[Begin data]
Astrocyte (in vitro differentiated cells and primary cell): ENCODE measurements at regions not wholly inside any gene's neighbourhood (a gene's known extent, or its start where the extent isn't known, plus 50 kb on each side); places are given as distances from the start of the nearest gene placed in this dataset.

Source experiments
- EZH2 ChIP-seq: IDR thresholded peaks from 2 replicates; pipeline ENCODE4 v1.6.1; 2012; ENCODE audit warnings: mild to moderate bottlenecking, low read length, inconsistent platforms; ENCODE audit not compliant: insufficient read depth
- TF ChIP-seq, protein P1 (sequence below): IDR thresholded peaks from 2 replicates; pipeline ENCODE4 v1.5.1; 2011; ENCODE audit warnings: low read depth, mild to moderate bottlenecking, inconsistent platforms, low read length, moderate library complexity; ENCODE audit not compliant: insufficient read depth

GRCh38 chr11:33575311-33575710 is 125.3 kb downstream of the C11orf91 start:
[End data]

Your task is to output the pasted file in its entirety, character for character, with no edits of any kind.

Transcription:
Astrocyte (in vitro differentiated cells and primary cell): ENCODE measurements at regions not wholly inside any gene's neighbourhood (a gene's known extent, or its start where the extent isn't known, plus 50 kb on each side); places are given as distances from the start of the nearest gene placed in this dataset.

Source experiments
- EZH2 ChIP-seq: IDR thresholded peaks from 2 replicates; pipeline ENCODE4 v1.6.1; 2012; ENCODE audit warnings: mild to moderate bottlenecking, low read length, inconsistent platforms; ENCODE audit not compliant: insufficient read depth
- TF ChIP-seq, protein P1 (sequence below): IDR thresholded peaks from 2 replicates; pipeline ENCODE4 v1.5.1; 2011; ENCODE audit warnings: low read depth, mild to moderate bottlenecking, inconsistent platforms, low read length, moderate library complexity; ENCODE audit not compliant: insufficient read depth

GRCh38 chr11:33575311-33575710 is 125.3 kb downstream of the C11orf91 start: